Healthy Body Healthy Mind
What is the Healthy Body Healthy Mind Award?
The Healthy Body Healthy Mind Award is a initiative run by a partnership between NUS Scotland, Scottish Student Sport and Think Positive, funded by the Scottish Government; which focuses on the link between sports, physical activity, smoking prevention and mental health. The awards are also supported by the Mental Health Foundation and ASH Scotland.
This award highlights colleges and universities that work toward making sport and exercise recognised at their institution as a way to maintain good mental wellbeing.
The aim of the award is to encourage students and staff to take advantage of their position and ability to make links between sport and exercise and mental wellbeing issues. In doing so, the award scheme aims to improve student mental health at institutions across Scotland.
SRUCSA is committed to achieving a Healthy Body Healthy Mind Award in 2019
SRUC and SRUCSA are intent on promoting good mental and physical health for our staff and students across all campuses, and on raising awareness and understanding of the issues that can affect mental health and wellbeing.
Our Healthy Body Healthy Mind activities include:
- Promotion of physical activity and sporting opportunities.
- Mental health support, including Scottish Mental Health First Aid training opportunities.
- The 'Shady the Black Dog' mental health and wellbeing campaign.
- Information on quitting smoking.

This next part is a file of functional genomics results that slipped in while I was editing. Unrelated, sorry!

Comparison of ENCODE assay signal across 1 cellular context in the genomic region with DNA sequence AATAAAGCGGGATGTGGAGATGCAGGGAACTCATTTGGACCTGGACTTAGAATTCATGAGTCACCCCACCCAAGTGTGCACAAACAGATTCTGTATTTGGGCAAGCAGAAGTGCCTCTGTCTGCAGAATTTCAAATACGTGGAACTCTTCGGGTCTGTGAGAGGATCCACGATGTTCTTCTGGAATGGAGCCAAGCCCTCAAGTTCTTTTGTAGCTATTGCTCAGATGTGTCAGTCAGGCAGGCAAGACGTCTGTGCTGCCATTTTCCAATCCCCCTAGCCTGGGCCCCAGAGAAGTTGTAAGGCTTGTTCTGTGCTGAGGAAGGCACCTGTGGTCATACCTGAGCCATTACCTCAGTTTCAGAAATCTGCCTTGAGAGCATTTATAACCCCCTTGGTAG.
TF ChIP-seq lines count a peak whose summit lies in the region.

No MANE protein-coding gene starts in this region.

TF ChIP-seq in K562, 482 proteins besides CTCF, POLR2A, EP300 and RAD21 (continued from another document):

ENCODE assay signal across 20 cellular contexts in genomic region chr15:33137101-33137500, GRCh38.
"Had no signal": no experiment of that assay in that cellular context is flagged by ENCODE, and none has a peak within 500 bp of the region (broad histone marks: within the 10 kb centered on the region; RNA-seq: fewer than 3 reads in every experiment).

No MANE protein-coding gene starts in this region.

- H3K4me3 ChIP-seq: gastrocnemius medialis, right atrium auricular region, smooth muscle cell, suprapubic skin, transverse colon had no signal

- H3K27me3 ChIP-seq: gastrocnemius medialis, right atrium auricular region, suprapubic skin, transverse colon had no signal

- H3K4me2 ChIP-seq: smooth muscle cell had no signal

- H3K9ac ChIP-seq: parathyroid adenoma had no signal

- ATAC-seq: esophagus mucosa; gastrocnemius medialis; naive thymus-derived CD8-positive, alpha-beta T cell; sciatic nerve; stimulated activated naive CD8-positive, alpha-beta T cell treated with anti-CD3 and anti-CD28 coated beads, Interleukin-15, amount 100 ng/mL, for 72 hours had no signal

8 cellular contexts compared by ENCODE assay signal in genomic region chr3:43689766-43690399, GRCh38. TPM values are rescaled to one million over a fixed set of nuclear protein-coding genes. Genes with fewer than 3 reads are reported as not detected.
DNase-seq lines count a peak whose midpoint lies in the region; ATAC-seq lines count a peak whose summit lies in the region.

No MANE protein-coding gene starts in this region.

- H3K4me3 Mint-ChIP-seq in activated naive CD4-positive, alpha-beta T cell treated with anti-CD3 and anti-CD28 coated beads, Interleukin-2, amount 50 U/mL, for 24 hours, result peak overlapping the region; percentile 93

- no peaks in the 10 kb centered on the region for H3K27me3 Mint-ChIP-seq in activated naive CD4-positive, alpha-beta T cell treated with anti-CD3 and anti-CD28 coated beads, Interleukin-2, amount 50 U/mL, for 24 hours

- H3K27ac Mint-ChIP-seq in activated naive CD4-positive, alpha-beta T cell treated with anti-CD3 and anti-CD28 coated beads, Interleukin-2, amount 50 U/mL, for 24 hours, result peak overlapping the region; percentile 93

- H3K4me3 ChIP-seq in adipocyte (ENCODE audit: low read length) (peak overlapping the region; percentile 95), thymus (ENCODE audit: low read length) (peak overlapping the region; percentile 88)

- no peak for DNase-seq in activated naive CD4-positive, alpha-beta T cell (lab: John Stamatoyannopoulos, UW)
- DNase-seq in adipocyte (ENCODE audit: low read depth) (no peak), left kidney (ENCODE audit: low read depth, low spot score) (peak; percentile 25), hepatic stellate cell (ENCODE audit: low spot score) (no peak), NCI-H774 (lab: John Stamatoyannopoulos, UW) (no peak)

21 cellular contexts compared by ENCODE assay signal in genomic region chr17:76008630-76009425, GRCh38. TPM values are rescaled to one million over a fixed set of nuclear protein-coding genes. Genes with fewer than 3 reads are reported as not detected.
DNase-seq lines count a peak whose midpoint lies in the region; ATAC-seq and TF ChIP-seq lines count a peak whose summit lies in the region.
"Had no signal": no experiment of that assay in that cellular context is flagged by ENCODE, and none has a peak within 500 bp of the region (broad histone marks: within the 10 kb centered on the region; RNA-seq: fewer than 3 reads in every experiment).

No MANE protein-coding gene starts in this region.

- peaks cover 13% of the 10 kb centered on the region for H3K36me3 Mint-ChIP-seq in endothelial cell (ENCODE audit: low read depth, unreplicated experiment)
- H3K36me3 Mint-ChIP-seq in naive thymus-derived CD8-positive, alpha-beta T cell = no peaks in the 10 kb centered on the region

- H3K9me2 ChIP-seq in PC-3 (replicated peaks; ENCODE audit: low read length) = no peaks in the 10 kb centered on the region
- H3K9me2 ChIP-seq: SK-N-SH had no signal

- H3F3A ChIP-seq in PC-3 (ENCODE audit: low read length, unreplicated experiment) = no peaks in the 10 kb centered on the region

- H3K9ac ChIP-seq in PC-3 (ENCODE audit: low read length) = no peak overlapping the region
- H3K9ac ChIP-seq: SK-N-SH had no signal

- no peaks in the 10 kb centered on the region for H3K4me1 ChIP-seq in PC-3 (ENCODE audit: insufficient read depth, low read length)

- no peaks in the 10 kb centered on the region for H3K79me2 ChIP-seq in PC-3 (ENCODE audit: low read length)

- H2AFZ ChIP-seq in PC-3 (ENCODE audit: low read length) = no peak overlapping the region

Want to know more? Want to get involved? Drop us a line at SRUCSA@sruc.ac.uk, or talk to one of our officer team or SRUCSA staff. We'd love to hear from you and we'd love to have you working with us to improve physical and mental health across SRUC.
Physical Activity and Mental Health
Research shows that just 10 minutes of physical activity can have a positive effect on your mental health and wellbeing.
Team sports can also help develop resilience, confidence, self-esteem and new social connections.
Find out more about the link between physical activity and mental health here
Mental Health and Smoking
Smoke free campuses mean a healthier learning environment for everyone with the numerous physical health benefits being evident for non-smokers vs smokers. What we don’t often talk about however is the links between smoking, smoking cessation and mental health.
Those who experience mental illness are much more likely to smoke than the general population with ASH Scotland suggesting that people with mental illnesses may account for more than a third of the tobacco smoked in the UK.
It is also thought that these same people will smoke more per day, be more addicted to nicotine and find it harder to quit. The evidence suggest however that they will usually still want to quit.
ASH also believe that smoking could be one of the most common preventable causes of death for people with mental illness.
Find out more about smoking and mental health here.